Seattle Times editorial columnist Donna Blankenship has some good suggestions about how to close the academic achievement gaps. She offers them to the Seattle School Board and administration. We think the ideas have merit statewide. She begins with this observation:
Every superintendent and school-board member in the nation talks about closing the achievement gap. They would deserve to be fired if that goal were not near the top of the agenda.
Then she deals with the persistence of the achievement gap in Seattle, and looks to successful experiences in Yakima and Highline. But what we want to focus on are the specific recommendations she makes (we shorten the discussion and recommend you read the column):
• High quality — and affordable — early learning.…University of Chicago and Nobel Prize-winning economist James Heckman found early learning not only helps children succeed in school but also helps move their families up the economic ladder and creates adults who are healthier and more prosperous.
• Diligent attendance policies. Kids learn when they are in school. If they’re not in the classroom almost every day, they will fall behind…
• Intensive extra help for struggling children. In Washington, we call this the Learning Assistance Program…
• An excellent, well-trained and supported teacher in every classroom. Research shows better teachers get better results.
These recommendations are consistent with those made in our 2017 foundation report.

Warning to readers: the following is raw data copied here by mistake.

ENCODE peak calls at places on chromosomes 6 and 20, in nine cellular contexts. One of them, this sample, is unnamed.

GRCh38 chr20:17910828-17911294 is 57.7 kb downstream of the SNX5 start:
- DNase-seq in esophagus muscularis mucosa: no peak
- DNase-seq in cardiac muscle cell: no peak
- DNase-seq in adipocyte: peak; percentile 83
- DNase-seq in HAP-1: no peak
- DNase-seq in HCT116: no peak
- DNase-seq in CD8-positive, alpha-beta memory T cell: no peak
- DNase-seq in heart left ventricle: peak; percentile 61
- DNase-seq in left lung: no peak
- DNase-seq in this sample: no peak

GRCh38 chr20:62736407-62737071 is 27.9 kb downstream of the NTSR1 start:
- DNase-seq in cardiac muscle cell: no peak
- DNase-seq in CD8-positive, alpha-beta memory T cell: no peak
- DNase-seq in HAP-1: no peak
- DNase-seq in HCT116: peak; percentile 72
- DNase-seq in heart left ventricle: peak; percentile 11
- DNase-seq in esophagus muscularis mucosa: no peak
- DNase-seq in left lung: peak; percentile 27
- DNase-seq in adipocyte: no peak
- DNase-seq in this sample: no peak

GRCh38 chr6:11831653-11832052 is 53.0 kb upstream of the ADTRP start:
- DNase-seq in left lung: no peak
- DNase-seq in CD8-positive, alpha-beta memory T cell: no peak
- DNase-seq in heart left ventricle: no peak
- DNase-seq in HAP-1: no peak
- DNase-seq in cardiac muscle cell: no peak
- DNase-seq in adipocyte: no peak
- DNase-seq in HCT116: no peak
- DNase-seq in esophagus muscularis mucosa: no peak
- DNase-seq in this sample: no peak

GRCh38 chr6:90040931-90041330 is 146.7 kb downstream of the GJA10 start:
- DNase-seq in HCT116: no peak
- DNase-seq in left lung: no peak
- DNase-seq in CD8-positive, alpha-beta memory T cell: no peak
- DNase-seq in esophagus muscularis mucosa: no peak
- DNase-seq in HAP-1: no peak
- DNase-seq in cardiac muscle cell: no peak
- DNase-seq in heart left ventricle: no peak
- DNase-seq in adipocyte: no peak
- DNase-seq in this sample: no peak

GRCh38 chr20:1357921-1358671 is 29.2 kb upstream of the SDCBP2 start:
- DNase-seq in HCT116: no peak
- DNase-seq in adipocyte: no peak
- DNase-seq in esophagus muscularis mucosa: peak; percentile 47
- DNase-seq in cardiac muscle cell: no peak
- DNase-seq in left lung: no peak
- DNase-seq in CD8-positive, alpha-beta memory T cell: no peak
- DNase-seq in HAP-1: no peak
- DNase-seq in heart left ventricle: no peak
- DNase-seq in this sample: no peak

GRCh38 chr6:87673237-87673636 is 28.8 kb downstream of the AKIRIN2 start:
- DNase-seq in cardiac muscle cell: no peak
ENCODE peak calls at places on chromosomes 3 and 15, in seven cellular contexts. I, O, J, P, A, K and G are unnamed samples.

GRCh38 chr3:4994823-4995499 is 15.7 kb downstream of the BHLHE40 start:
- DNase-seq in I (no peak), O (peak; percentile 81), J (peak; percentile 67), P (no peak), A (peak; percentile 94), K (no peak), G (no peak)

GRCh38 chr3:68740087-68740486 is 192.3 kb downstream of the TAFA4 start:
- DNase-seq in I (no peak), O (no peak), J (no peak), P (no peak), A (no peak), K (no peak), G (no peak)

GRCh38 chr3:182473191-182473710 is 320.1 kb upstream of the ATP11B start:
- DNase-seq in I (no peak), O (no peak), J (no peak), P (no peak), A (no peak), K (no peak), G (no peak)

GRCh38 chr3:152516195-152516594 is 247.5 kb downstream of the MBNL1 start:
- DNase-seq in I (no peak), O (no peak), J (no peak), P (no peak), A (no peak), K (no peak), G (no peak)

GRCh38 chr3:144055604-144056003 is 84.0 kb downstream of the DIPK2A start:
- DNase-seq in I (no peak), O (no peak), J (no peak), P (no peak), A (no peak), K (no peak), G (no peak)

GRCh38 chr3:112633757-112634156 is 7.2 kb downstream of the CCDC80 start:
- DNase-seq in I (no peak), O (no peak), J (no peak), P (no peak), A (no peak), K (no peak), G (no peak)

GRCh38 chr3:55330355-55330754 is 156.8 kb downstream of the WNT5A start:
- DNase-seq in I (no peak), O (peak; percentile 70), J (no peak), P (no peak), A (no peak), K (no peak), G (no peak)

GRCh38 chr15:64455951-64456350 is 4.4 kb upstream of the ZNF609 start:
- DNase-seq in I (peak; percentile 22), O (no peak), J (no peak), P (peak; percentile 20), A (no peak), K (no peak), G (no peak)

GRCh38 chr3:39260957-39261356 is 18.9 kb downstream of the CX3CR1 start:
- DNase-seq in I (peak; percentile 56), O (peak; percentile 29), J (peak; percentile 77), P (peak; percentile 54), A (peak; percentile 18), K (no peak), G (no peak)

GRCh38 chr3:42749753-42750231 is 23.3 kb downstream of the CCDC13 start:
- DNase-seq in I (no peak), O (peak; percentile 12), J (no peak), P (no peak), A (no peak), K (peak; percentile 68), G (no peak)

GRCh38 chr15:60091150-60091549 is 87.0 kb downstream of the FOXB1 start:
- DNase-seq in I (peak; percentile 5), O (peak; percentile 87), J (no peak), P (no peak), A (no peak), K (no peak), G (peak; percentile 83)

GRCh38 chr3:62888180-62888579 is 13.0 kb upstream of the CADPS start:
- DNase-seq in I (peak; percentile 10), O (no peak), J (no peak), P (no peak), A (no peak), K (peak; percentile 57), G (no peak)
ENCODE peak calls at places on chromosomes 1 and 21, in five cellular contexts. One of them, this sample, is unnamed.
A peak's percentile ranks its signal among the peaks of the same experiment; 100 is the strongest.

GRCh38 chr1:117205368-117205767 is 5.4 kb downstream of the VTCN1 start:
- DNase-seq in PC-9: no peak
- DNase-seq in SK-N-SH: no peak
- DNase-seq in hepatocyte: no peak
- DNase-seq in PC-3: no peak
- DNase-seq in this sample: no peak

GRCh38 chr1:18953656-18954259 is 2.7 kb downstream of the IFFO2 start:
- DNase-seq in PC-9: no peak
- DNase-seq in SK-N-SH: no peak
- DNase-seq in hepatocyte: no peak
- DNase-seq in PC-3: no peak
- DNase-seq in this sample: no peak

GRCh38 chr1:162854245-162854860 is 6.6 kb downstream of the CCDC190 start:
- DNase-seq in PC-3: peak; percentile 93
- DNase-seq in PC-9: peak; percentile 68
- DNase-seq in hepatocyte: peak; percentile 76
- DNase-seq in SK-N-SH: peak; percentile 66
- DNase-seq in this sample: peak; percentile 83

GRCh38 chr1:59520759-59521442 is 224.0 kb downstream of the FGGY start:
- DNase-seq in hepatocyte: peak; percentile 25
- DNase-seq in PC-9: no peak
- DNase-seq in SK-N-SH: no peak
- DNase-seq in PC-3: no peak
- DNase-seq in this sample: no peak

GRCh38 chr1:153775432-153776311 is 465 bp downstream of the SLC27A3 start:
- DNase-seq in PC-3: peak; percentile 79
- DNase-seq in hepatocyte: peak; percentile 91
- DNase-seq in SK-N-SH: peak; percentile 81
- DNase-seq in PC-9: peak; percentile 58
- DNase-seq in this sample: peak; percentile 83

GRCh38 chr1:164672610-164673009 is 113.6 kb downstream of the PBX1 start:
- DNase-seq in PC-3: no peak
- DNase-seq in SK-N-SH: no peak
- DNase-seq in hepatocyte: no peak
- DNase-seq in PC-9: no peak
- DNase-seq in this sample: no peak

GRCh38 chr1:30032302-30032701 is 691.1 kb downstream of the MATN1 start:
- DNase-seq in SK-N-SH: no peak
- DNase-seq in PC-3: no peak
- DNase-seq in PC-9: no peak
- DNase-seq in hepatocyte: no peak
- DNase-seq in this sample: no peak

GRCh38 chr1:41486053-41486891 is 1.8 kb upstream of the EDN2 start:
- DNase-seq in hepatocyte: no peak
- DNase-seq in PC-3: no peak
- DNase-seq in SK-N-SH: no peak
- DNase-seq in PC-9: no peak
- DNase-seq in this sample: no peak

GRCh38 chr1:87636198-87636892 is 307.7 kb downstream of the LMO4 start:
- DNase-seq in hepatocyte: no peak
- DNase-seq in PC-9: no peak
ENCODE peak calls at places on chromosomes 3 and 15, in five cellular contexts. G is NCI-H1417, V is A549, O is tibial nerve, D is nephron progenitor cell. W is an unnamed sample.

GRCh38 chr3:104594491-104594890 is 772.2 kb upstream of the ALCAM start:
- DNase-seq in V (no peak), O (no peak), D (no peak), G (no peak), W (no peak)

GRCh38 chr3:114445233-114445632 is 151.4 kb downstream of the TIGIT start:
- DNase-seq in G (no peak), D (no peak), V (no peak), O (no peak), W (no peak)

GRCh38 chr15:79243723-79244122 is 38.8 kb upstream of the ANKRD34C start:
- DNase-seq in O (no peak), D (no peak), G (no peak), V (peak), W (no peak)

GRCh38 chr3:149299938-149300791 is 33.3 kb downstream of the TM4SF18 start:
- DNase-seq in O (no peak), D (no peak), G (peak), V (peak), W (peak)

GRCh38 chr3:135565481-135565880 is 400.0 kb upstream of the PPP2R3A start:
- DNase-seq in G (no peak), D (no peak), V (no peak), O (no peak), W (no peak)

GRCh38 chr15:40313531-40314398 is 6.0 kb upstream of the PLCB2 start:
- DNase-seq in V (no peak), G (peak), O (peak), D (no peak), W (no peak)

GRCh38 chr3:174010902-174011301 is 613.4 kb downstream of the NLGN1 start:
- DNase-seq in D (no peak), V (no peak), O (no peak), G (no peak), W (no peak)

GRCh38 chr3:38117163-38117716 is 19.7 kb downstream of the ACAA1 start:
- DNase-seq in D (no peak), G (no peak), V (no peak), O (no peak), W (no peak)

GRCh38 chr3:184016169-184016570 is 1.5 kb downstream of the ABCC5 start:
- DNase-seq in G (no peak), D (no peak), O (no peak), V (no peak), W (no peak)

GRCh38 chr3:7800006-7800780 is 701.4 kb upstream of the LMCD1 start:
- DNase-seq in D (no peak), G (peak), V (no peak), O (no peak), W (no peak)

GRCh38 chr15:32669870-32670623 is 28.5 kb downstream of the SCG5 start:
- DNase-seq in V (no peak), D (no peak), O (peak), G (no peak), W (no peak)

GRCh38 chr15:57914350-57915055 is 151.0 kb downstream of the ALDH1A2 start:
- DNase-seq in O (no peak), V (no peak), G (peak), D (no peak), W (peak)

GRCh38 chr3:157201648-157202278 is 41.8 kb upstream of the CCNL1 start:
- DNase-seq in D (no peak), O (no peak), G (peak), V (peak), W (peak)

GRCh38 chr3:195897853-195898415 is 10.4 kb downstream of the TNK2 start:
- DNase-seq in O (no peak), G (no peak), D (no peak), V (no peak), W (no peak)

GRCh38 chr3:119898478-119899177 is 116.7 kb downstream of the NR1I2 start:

Overall, the state high school graduation rate has risen incrementally in recent years.
But disturbing evidence of an opportunity gap underlies this trend. Graduation rates continue to be markedly lower for black, Hispanic, Pacific Islander, and American Indian students as compared to their white and Asian peers. Graduation rates are also markedly lower for struggling students (those who score below proficiency on state assessments) and at schools the state has designated as low performing.
Closing achievement gaps and improving outcomes for struggling students and those attending low-performing schools is essential to a statewide effort to expand opportunity and shared prosperity. The state should:
Improve K-12 Financing: Lawmakers must ensure that state education investments lead to improved student and school performance. This includes revamping the school funding model to put the needs of students first.
Enhance Supports and Accountability: The state must be able to identify low-performing schools and struggling students, and use a robust accountability system to target resources. Policymakers should strengthen support and intervention strategies, measure and report on progress, and set clear timelines for performance improvement with concrete consequences.
Increase Access to Educator Talent: The state should work to increase the supply of excellent teachers and broaden their impact by attracting and retaining more high-caliber candidates, providing incentives for excellent teachers to serve in leadership roles, and expanding their reach to serve more students.
We’re not claiming to have invented the formula. We had access to some of the same research Blankenship cites. And we drew similar conclusions. As she writes of her recommendations,
This is just the start of a much longer, well-known list.
Educators and policymakers often know what needs to be done. Generating the sustained commitment to act, however, can be a challenge. We wrote last month of legislation introduced in Olympia that would advance progress in closing the achievement gaps in our state. About a year ago, we cited a Washington Roundtable study outlining strategies for improving low-performing schools.
Extending opportunity to all parts of the state … making possible the goal of shared prosperity … begins with making sure all students get the education they need to realize their full potential. Persistent achievement gaps show we still have a lot to do to read that goal.